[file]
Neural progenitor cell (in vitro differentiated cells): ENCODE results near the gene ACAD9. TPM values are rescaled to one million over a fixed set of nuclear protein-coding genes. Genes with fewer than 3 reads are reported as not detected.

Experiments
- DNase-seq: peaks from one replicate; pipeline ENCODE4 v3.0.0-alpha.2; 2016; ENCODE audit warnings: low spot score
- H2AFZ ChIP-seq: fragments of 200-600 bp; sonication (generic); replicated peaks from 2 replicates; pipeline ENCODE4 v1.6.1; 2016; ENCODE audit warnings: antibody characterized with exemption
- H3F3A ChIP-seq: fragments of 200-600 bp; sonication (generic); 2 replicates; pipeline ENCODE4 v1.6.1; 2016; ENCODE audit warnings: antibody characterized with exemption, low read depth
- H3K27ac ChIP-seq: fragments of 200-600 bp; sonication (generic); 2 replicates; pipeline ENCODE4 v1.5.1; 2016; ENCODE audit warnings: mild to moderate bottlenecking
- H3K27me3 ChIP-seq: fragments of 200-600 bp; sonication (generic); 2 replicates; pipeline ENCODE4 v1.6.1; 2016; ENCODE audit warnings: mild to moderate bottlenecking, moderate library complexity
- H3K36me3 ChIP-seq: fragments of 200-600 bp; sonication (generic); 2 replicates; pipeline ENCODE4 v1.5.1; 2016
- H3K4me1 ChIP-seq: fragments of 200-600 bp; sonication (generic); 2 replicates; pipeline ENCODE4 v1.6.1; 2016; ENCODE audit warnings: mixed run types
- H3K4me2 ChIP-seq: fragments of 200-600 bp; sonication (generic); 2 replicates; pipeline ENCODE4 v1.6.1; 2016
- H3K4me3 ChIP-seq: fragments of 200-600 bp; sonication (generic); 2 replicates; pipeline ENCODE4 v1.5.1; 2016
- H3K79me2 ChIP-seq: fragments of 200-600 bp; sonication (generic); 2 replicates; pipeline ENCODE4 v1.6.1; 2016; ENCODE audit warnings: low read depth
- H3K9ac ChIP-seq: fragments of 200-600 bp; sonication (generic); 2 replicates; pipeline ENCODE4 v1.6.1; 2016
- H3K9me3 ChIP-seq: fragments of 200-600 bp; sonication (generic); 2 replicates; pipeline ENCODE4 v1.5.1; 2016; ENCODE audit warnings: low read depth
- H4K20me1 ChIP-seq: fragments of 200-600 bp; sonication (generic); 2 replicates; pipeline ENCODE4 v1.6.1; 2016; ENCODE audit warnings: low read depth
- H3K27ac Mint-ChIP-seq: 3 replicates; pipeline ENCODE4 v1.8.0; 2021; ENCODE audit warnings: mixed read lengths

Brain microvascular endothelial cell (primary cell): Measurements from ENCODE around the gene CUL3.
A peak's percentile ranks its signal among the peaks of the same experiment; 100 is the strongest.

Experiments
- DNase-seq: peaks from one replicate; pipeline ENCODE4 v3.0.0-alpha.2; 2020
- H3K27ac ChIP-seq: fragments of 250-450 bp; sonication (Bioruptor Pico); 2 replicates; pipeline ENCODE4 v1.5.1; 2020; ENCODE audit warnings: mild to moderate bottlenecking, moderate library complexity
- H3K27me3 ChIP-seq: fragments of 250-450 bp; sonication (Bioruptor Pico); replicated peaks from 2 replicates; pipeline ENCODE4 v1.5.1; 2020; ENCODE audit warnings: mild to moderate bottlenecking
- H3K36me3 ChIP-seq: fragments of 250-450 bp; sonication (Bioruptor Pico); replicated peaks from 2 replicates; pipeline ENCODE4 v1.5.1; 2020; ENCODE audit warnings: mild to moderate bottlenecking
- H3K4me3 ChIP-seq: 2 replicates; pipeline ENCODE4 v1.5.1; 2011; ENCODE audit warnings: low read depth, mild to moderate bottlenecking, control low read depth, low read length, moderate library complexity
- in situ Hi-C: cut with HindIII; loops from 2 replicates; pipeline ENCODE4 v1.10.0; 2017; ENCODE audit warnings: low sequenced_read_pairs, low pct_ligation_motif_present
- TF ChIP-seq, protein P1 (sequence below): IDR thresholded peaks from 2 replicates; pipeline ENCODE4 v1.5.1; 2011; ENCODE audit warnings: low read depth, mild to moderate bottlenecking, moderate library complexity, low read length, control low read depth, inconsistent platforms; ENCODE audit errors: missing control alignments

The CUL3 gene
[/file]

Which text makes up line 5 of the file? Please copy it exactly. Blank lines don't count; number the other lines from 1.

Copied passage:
- H3F3A ChIP-seq: fragments of 200-600 bp; sonication (generic); 2 replicates; pipeline ENCODE4 v1.6.1; 2016; ENCODE audit warnings: antibody characterized with exemption, low read depth